The top potential suspect in Elizabeth Smart's kidnapping died Friday night after doctors removed life support, making the missing girl's case more problematic for police yet giving her family hope that others now will come forward.
Richard Albert Ricci died at 7:28 p.m., 12 minutes after doctors carried out his family's wishes that life support be stopped.
"Now, as our families prepare our last goodbyes, I would respectfully ask that we be allowed to grieve in private," said Ricci's wife, Angela, through family spokeswoman Nancy Pomeroy. Pomeroy said that at some point Ricci's wife would speak directly to the press.
Ricci had been in a coma since suffering a brain hemorrhage Tuesday in his prison cell, where he was being held on charges of burglarizing the Smart home and another house in the Federal Heights neighborhood.
Ricci also had been the main focus of attention in the Smart kidnapping for months, although he denied any involvement with the June 5 abduction.
After undergoing emergency surgery after collapsing, he remained comatose, though breathing on his own. Doctors said earlier Friday that Ricci had "no realistic chance" of a "meaningful" recovery. Before his death, Ricci was ministered to by LDS and Catholic clergy. Funeral arrangements are pending.
Smart family spokesman Chris Thomas said Ricci's death might motivate others individuals the family has believed all along were involved in the case and who had been seen with Ricci prior to the kidnapping to come forward.
"Perhaps those people will now be more inclined to tell police what they know," Thomas said, adding that the Smart family members offer "our deepest condolences to the Ricci family in this incredibly difficult time."
Ricci had been a handyman at the Smart home.
Police have said that Ricci's death would actually make what has been a troublesome case even more so, saying it was another unusual twist in a bizarre case. Investigators are apparently no closer to finding the 14-year-old than they were on June 5, when a gunman took Elizabeth from her bedroom in the middle of the night.
Officers have said that Ricci had not truthfully answered their questions about where he was the night of kidnapping but had hoped if he recovered he would be more inclined to cooperate. They said they might never be able to fully clear him in the case if he didn't recover.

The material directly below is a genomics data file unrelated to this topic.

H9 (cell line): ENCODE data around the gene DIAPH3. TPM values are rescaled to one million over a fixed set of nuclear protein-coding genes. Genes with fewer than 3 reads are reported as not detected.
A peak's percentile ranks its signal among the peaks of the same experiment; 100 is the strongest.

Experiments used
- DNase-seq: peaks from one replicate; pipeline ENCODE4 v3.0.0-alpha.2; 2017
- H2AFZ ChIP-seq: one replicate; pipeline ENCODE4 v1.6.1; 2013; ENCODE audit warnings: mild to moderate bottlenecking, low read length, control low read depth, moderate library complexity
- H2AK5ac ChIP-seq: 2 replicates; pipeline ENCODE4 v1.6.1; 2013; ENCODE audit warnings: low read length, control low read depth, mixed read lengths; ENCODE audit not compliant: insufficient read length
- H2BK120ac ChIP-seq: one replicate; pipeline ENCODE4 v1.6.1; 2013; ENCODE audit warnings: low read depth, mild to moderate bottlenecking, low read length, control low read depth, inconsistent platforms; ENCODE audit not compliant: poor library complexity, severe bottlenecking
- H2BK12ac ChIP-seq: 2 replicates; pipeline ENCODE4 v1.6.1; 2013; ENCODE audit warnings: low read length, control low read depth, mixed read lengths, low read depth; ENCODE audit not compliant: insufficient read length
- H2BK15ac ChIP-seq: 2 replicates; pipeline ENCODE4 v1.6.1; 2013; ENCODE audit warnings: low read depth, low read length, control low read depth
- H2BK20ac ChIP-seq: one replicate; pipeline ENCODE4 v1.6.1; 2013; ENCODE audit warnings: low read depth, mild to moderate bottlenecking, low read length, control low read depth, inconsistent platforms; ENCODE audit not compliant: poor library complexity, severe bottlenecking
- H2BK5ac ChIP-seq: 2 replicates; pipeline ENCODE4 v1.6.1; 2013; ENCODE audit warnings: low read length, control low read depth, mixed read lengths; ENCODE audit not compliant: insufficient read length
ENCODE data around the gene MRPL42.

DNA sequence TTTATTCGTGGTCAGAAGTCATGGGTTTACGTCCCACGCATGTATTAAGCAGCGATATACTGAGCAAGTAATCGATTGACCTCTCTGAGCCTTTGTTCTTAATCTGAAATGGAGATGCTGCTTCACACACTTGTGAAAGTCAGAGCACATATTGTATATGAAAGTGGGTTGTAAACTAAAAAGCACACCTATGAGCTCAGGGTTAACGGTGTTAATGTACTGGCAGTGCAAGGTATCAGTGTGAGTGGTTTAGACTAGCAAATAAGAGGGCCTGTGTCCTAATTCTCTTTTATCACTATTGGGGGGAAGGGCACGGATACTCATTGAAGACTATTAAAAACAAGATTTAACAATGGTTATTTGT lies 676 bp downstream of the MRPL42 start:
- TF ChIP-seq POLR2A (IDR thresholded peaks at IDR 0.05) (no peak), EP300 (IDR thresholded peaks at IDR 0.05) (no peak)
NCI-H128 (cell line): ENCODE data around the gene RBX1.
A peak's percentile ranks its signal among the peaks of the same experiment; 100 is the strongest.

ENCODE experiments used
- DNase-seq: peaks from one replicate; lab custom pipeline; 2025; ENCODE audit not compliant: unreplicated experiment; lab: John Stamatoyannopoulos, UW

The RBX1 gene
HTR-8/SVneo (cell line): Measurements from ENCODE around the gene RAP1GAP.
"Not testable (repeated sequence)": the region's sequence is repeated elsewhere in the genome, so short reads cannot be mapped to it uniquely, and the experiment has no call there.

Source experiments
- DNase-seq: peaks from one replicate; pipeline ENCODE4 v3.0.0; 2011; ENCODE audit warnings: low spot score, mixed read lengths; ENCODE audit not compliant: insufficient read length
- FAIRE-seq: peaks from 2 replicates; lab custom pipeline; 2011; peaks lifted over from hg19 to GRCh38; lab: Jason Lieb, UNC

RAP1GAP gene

Police have stressed that Ricci was just one of a number of people being investigated; however, they conceded the loss of Ricci will be a big blow to their investigation of the kidnapping.
Still, "the investigation does have breath," Assistant Chief Scott Folsom said Friday.
Ricci had a history of hypertension but was not on medication while in the prison, said state Department of Corrections spokesman Jack Ford.
"We hate to have somebody pass away when they're in our custody," Ford said. "And it's unfortunate because he was still being investigated by a couple of other law enforcement agencies."
Ford said Ricci's body will undergo an autopsy, and once that is complete the body will be turned over to his family.
Guards said Ricci had passed out Tuesday night while they were talking to him after he had called for help because he was having trouble breathing. Ricci's collapse came just hours after he made an appearance in 3rd District Court on theft and burglary charges.
Elaine Skalabrin, director of University Hospital's Neuro Critical Care Unit, said most of the damage to Ricci's brain occurred before he arrived at the hospital.
Friday morning, Elizabeth's family turned to the public to answer questions Ricci no longer can. They said they want the answers to two questions and are willing to pay $3,000 each for those answers.
In particular, they want to know who picked up Ricci when he left his white Jeep Cherokee at Neth's Auto Repair on June 8.
Ed Smart, Elizabeth's father, says he's certain Ricci had something to do with his daughter's disappearance. He's most interested in the man who met Ricci at the repair shop three days after the kidnapping.
"There was somebody else that knew something," Smart said.
They also asked for information regarding a July 24 attempted break-in at the Cottonwood Heights home of Jeannie and Steve Wright. Lois Smart, Elizabeth's mother, is Jeannie Wright's sister.The families are close and regularly spent Sundays together. Elizabeth and the Wrights' 15-year-old daughter also were close, Ed Smart said.